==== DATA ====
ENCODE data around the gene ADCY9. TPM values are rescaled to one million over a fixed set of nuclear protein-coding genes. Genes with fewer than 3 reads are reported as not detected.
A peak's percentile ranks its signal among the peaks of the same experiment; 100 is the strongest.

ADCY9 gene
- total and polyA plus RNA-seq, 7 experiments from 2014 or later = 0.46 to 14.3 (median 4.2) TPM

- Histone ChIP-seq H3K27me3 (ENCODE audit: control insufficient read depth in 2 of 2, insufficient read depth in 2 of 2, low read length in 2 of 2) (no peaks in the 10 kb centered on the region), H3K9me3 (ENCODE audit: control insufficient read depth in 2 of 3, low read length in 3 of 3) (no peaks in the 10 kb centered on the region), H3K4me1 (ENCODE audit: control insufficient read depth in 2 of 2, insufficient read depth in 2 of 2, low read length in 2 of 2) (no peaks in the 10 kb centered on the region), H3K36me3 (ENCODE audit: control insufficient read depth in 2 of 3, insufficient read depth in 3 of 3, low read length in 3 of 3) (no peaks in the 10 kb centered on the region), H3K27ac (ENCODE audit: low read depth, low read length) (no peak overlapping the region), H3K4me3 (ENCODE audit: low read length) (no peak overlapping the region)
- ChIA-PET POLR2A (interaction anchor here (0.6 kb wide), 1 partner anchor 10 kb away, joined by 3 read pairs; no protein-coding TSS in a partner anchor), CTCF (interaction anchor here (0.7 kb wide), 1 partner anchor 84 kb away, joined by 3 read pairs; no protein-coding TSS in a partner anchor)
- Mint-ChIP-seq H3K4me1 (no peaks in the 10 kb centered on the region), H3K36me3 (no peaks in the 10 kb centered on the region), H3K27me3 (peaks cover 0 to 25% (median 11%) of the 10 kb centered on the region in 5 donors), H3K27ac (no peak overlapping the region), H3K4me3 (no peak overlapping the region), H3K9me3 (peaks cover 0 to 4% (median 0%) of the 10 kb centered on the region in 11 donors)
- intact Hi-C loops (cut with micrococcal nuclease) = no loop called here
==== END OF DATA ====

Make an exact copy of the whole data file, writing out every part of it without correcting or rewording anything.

ENCODE data around the gene ADCY9. TPM values are rescaled to one million over a fixed set of nuclear protein-coding genes. Genes with fewer than 3 reads are reported as not detected.
A peak's percentile ranks its signal among the peaks of the same experiment; 100 is the strongest.

ADCY9 gene
- total and polyA plus RNA-seq, 7 experiments from 2014 or later = 0.46 to 14.3 (median 4.2) TPM

- Histone ChIP-seq H3K27me3 (ENCODE audit: control insufficient read depth in 2 of 2, insufficient read depth in 2 of 2, low read length in 2 of 2) (no peaks in the 10 kb centered on the region), H3K9me3 (ENCODE audit: control insufficient read depth in 2 of 3, low read length in 3 of 3) (no peaks in the 10 kb centered on the region), H3K4me1 (ENCODE audit: control insufficient read depth in 2 of 2, insufficient read depth in 2 of 2, low read length in 2 of 2) (no peaks in the 10 kb centered on the region), H3K36me3 (ENCODE audit: control insufficient read depth in 2 of 3, insufficient read depth in 3 of 3, low read length in 3 of 3) (no peaks in the 10 kb centered on the region), H3K27ac (ENCODE audit: low read depth, low read length) (no peak overlapping the region), H3K4me3 (ENCODE audit: low read length) (no peak overlapping the region)
- ChIA-PET POLR2A (interaction anchor here (0.6 kb wide), 1 partner anchor 10 kb away, joined by 3 read pairs; no protein-coding TSS in a partner anchor), CTCF (interaction anchor here (0.7 kb wide), 1 partner anchor 84 kb away, joined by 3 read pairs; no protein-coding TSS in a partner anchor)
- Mint-ChIP-seq H3K4me1 (no peaks in the 10 kb centered on the region), H3K36me3 (no peaks in the 10 kb centered on the region), H3K27me3 (peaks cover 0 to 25% (median 11%) of the 10 kb centered on the region in 5 donors), H3K27ac (no peak overlapping the region), H3K4me3 (no peak overlapping the region), H3K9me3 (peaks cover 0 to 4% (median 0%) of the 10 kb centered on the region in 11 donors)
- intact Hi-C loops (cut with micrococcal nuclease) = no loop called here